Sunday, June 30, 2013

Wonderful Words of Life

It was turning into a battle of wills. Would I, could I, let this mere machine crush our hard-fought efforts to finalize the Tigaak hymnbook and beat it into a readable format? Would I allow a box of electronics to show it’s mastery over human intellect? Could I dare even consider admitting defeat?

Yes, I decided as I watched the word processing program once again erase hours of work.  Yes, I most definitely can, and I think I’d gladly help it by chucking it all out the window!!

Deep breath. After all, I’m here as the supposed “expert” missionary advisor. And missionary advisors don’t toss computers into the ocean, despite strong feelings to the contrary. My colleague, Hanna, swiveled in her chair to watch me, knowing exactly what I was thinking. I turned back to see if I could salvage the work. Missionary advisors especially don’t toss computers into the ocean when there are witnesses...

Almost done with the corrections!
It was the second day that Hanna and I had spent in the tiny computer office of the Kavieng centre, trying to get the hymnbook formatted and typeset, ready for printing. In the other room, Miskum, one of the Tigaak translators, poured over the pages, checking every double-a and stray comma while Sam worked on the cover illustration.

In in the late 1800s, when the first missionaries arrived on New Ireland, they brought with them their English Methodist hymnbooks, which have since become a treasured staple of the United church. Now, the Tigaak language community of over 10,000 people were eager to be able to sing their treasured songs in their own language. Hymnbooks are not only powerful tools for literacy and language awareness, but they are extremely effective in communicating memorable Scripture, even when the Bible hasn’t been translated yet. As a result, it’s a valuable first step in reaching people with God’s truth.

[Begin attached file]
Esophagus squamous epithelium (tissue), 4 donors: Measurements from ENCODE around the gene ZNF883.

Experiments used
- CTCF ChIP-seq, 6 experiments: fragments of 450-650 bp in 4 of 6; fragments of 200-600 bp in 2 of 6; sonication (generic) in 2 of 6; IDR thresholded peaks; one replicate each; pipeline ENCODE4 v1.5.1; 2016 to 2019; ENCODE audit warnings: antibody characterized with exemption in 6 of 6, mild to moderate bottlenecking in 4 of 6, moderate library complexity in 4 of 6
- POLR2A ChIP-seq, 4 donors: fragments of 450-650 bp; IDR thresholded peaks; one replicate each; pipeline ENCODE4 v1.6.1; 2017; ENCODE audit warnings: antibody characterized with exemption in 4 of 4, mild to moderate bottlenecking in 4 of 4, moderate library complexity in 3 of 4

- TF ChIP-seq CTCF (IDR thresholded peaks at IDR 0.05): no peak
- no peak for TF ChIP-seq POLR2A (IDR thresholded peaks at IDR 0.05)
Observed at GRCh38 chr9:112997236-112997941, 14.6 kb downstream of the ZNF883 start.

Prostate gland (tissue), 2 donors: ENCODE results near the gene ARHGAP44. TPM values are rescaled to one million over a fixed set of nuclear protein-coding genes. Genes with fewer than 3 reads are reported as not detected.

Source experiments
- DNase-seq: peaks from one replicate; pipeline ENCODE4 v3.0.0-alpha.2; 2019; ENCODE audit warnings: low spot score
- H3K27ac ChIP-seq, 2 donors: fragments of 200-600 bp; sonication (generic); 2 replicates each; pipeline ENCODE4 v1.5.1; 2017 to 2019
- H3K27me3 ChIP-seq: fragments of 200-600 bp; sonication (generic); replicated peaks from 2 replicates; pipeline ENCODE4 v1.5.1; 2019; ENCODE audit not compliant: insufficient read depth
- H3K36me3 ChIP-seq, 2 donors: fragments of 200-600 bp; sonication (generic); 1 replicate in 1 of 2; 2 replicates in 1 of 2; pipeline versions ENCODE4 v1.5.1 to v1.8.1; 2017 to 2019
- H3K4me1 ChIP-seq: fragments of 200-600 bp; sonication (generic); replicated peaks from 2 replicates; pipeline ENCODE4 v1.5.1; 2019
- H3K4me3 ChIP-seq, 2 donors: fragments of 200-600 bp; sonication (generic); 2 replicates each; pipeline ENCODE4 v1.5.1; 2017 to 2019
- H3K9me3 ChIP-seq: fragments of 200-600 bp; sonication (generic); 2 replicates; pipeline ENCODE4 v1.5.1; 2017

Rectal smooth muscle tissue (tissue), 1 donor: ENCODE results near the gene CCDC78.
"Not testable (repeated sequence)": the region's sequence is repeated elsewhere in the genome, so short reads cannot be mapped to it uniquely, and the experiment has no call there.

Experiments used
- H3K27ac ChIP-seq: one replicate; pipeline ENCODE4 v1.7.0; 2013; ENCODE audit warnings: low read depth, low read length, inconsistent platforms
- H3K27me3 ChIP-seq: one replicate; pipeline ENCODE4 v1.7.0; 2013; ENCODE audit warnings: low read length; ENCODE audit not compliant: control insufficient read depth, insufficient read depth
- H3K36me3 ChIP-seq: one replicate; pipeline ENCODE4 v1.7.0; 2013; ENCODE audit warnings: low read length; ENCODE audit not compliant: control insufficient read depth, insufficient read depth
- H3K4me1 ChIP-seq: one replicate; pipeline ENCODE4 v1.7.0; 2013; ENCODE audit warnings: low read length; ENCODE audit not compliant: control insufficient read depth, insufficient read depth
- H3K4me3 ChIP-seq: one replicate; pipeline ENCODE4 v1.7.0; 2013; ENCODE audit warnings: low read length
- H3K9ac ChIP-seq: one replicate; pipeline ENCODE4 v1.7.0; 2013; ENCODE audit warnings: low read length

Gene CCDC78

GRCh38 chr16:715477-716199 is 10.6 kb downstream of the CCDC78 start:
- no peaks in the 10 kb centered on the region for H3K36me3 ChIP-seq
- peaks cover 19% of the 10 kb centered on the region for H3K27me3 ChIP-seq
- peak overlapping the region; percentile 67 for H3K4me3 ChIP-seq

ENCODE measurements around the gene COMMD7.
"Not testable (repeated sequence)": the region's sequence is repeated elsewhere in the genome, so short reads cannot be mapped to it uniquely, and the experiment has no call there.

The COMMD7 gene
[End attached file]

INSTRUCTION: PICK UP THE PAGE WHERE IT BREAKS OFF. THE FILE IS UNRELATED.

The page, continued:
The final corrections after being checked with the community
The project had been in progress for several years, and dozens of people had worked hard to translate and type in over 200 songs but without a dedicated advisor, the editing and typesetting process had slowed to a crawl. So, when Hanna, and I were asked to help Miskum and Sam finalize the draft for printing, we couldn’t say no.

Except, because so many people had worked on it over the years, using many different computer versions and styles in the program, the whole document had morphed into a massive spider-web of booby-traps that would have even snared Indiana Jones. One wrong key stroke and BANG, the entire thing would reformat itself faster than Harrison Ford could use his infamous whip. And so, Hanna and I slowly pulled at the different threads, and always praying “undo” would succeed, creeping forward at a snail’s pace. You thought missionary life was glamorous? Well, I have some pretty killer Ctl+Z reflexes now...

Nevertheless, we pressed onward, slowly paging through Miskum’s Kuanua hymnbook as we checked numbers and meter counts, the pages covered in notes, so soft and worn from love and use that they felt like fabric. It’s hard to be silent, checking a hymnbook. Even as I typed up words I couldn’t understand, I would recognize the tune, and found myself humming “Rock of Ages” or “The Old Rugged Cross” or “Christ Arose!” As we hummed and sang our way through the editing process, I couldn’t help but meditate on the truths proclaimed through these hymns.

    Sweetly echo the gospel call,
    wonderful words of life;
    offer pardon and peace to all,
    wonderful words of life;
    Jesus, only Savior,
    sanctify forever.

Wonderful Words of Life, Stanza 3

Now the Tigaak can sing the wonderful words of life in their own language!
Their final cover illustration: Here the Holy Spirit is using a shell, the traditional "trumpet" used to proclaim news in the community, to shout the hymns in praise of God!